By Midge Pierce
Sweeping land use reform that would eliminate single family housing is all the rage in entering 2019 as Oregon House Speaker Tina Kotek proffers a statewide mirror of Portland’s revised Residential Infill Proposal (RIP) to allow multi-plexes in single-family zoned neighborhoods.
Eager planners, likely chagrined that Minneapolis beat them to the elimination of single-family neighborhoods, claim upzoning is “housing choice for people across a broader range of the income spectrum…”
They admit, however, that Portland’s RIP proposal, recently expanded to include 96% of residential neighborhoods, was never tasked with addressing affordability. Instead, the City (and going forward, perhaps the State) assumes affordability will happen automatically as for-profit builders market “missing middle” housing at affordable prices.
A pro-density Johnson Economics Study reported at year’s end that by rezoning parcels from R5 – R2.5, Portland’s RIP would be a boon in increased housing production. The City, in turn, posted assurances for the anti-demolition crowd that unit increases of 24,000 over twenty years would require only modest teardowns.
Government has powerful voices behind its plans – The Oregonian recently endorsed four-plexes in single-family zones as a “game changer.”
Critics didn’t buy it. Citing erroneous assumptions, architect Rod Merrick countered that costs would run much higher than the Johnson study indicates and RIP-allowed structures could exceed 10,000 sq. feet on a small single-family lot. Plus, he said, the report does not account for existing regulations that already allow for ADUs and corner lot duplexes.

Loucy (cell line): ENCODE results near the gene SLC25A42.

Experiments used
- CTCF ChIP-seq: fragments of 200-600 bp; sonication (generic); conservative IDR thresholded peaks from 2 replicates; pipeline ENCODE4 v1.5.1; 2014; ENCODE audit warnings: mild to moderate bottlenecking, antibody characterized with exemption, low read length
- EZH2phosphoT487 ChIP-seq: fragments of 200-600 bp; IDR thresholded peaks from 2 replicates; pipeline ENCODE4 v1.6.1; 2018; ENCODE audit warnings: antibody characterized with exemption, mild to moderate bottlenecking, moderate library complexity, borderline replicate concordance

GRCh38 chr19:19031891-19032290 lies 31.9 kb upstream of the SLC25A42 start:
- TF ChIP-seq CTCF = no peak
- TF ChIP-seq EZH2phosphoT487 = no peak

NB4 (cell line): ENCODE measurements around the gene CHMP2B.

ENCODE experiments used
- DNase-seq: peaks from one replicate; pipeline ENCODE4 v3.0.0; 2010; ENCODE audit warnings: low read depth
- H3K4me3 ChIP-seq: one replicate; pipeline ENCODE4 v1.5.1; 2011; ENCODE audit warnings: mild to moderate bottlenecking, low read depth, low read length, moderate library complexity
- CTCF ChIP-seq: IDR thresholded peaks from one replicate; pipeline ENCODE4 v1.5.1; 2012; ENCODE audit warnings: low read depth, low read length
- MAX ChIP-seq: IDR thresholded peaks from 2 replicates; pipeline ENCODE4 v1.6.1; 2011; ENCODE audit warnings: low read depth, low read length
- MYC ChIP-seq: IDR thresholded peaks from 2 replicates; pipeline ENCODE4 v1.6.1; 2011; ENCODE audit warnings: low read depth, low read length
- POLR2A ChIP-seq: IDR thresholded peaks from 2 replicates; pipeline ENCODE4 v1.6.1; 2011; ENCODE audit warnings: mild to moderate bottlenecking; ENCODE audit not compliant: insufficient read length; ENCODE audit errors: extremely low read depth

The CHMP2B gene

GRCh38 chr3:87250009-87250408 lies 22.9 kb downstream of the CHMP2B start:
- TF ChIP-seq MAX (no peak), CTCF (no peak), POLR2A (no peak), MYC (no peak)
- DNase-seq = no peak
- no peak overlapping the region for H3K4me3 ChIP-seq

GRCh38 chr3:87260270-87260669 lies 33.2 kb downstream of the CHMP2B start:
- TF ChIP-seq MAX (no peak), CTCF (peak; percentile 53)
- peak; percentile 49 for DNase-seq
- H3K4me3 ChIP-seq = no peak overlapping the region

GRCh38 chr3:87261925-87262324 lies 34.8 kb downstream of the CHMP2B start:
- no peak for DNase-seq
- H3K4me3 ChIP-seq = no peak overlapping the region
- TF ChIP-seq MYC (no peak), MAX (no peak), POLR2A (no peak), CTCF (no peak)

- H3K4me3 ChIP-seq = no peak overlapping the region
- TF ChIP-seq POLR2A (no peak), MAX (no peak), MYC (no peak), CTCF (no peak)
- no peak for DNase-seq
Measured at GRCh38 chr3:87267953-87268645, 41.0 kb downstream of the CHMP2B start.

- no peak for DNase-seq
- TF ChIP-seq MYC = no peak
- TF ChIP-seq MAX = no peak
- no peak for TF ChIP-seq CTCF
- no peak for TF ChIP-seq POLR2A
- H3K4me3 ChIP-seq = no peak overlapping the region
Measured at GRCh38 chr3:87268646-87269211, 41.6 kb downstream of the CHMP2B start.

In a letter to the mayor and planning officials, Merrick charged the City with misrepresentation. “Concerns for context and scale have been taken off the table in favor of driving density… Planning with plenty of ideology, little analysis, and no accountability is a recipe for failure.”
The project has split the city, pitting pro-densification groups who call themselves YIMBYs (Yes In My Backyard) against NIMBYs (Not in My Backyard). At least one lawsuit has been filed and numerous websites have sprouted in opposition to the plan.
“We all want affordability and sustainability,” says a critic. “This project fails to deliver either one. It will displace lower incomes to build expensive housing for high income buyers and investors.”
A prolific data analyst predicts RIP will cause thousands of renters to be displaced as pricey rebuilds replace low-cost housing. “There is no housing crisis, only an affordable housing crisis,” claims the blogger who uses the pseudonym Nerdletta. Rather, Portland is experiencing a glut of housing priced beyond Portlander’s means, she indicates.
She continues “If you read only the utopian prognostications written by development lobbyists like (1000 Friends) Portland for Everyone or YIMBY “think tanks” like Sightline and CityLab, then the false-narrative leads you to believe that there is a shortage of housing supply and that rents and housing prices will fall if we further deregulate the housing market and build even more market-rate new construction.”
A site called Portland is Not for Sale calls development’s combination of demolition, displacement and deforestation an environmental disaster. Posts blast the political pollution from pro-density, deep-pocketed builders sponsoring legislators and lobbyists like 1000 Friends, which a critic charges is masquerading as an environmental steward.
Lamenting the loss of protections for affordable, single family neighborhoods, Merrick warns, “The middle class family with children will increasingly migrate out of the city.”
A Portland Sustainability Commission briefing on the revised proposal draft is scheduled for February 12, 12:30 – 3:30 pm, 1900 SW 4th Avenue, Room 2500 (2nd floor).